Brush Mountain (Blair County, Pennsylvania)
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|Elevation||2,557 ft (779 m)|
|Location||Blair County, Pennsylvania, U.S.|
|Topo map||USGS Millheim (PA) Quadrangle|
Brush Mountain is a stratigraphic ridge in the Allegheny Mountains of central Pennsylvania, USA, running east of the Allegheny Front and west of Tussey Mountain. It lies along the southeast side of Little Juniata River and both sides of the Sinking Run, and is the westernmost ridge in its section of the Ridge-and-valley Appalachians. The western ridge line separates the Logan Valley from the Sinking Valley.
Brush Mountain lies entirely in Blair County. It runs from the water gap formed with Bald Eagle Mountain by the Little Juniata River at Tyrone, south to the Sinking Valley anticline fold near Altoona then north to the Canoe Valley syncline fold, where the ridge becomes Canoe Mountain, a distance of approximately 30 miles (44 km).
No major roads or rivers cross the ridge or run through gaps. Kettle Reservoir collects surface runoff from a small area in the fold, and the dam was made by filling in a small ravine. Kettle Road, a secondary road, also runs through the ravine near the dam to the Sinking Valley. A major power transmission line crosses the ridge twice, midway between the folds.
The Brush Mountain Ridge is popular with soaring birds and glider pilots ridge soaring along its slopes. This ridge is part of a chain of ridges that stretch south to Tennessee. The fold at the south end of Brush Mountain forms a gap in the chain, with the continuation of the ridge line 10 km south on Dunning Mountain.
Pennsylvania State Game Lands Number 166 lies in the valley between Canoe Mountain and Brush Mountain.
In April 1944 the son of Rev. and Mrs. John R. Hardt was seriously injured in an accident. Four young boys were rolling boulders down the mountain one of them, Joseph Hardt, was injured. Joseph Hardt was injured badly and was admitted to the hospital, unconscious for 4 days.
July 19, 1996 Tornado
Shortly after 11:00 a.m. EST on July 19, 1996, an F1 tornado touched down northeast of Altoona approximately 1 mile northwest of Sickles Corner on Brush Mountain. This tornado moved southeast taking down a swath of trees along the mountain and causing minor damage to homes along a 1.5 mile path before ending one half mile southeast of Sickles Corner. The path width averaged about one half mile wide. This storm was the fourth in the family of tornadoes that had crossed Clarion, Jefferson, Indiana, Clearfield and Cambria counties.
As part of the Allegheny Mountains, Brush Mountain is in the northern portion of the Ridge and Valley province of the vast Appalachian Mountain Range. Bald Eagle Mountain, and neighboring Tussey Mountain ridge, are made up of Paleozoic rocks, consisting of Ordovician Bald Eagle Formation (sandstone), Juniata Formation (shale and siltstone), and Silurian Tuscarora Formation (Quartzite) that were folded during the Appalachian orogeny in the Permian period, then eroded down to their present form.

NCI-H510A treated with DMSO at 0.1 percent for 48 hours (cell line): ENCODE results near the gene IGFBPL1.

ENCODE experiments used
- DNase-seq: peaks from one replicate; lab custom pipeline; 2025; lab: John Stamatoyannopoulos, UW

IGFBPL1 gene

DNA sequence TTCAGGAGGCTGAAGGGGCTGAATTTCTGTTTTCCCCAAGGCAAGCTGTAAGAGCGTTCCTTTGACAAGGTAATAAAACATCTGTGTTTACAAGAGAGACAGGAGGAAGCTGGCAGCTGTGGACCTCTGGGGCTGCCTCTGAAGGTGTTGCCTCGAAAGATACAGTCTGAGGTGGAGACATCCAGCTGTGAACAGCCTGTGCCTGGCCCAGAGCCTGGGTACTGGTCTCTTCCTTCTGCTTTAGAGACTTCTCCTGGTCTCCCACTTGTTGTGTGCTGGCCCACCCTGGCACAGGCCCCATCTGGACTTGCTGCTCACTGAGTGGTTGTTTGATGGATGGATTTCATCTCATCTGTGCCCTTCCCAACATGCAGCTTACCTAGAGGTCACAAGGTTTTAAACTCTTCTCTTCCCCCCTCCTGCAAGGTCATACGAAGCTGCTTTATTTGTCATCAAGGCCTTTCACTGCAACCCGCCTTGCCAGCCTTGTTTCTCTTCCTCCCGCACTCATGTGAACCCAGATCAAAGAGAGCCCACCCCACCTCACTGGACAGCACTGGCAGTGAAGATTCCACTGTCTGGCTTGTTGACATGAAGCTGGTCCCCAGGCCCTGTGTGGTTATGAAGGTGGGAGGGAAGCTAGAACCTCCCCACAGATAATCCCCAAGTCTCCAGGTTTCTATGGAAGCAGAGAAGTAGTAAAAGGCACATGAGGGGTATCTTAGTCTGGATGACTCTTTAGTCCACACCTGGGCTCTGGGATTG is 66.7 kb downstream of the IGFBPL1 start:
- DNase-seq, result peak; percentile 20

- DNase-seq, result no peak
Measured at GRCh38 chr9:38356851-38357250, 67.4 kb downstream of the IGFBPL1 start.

The Tuscarora Quartzite is more resistant to erosion than the Bald Eagle Sandstone, and both are more resistant than the Juniata formation between them or the other formations stratigraphically above and below them. The two sandstones thus form a double ridge line with the harder Tuscarora at the crest.
On the north end of the mountain, the rock layers are tipped near vertical, and the mountain has the same double crested ridge shape as the Bald Eagle ridge extending to the north, with the crests near the center of the harder rock layers. A little further south, there are several fault lines running across the ridge, and the rock layers then slope down to the west. This leaves the Tuscarora formation more parallel to the steeper western slope, with the crest marking the dividing line between the layers. The tougher rock also protected the slope from erosion, leaving a higher southern ridge line.
The tilted aspect of the rock layers leaves the Juniata formation more perpendicular to the upper portion of the shallower opposite slope, below the steep crest. The Bald Eagle formation below holds back the eroding rock, creating a shelf above a steeper lower slope running down to the Sinking Valley. The drainage in the shelf area cut a series of small ravines, leaving terraces between them. The terraces wrap around the inside of the anticline fold around the Sinking Valley, and then around the outside of the reverse fold on Canoe Mountain.
- Altoona Mirror, Monday, April 03, 1944 
- Berg, Thomas M., and Dodge, Christine M., eds., Map 61, Atlas of Preliminary Geologic Quadrangle Maps of Pennsylvania, Bureau of Topographic and Geologic Survey, 1981 (Millheim Quadrangle, Spruce Creek Quadrangle)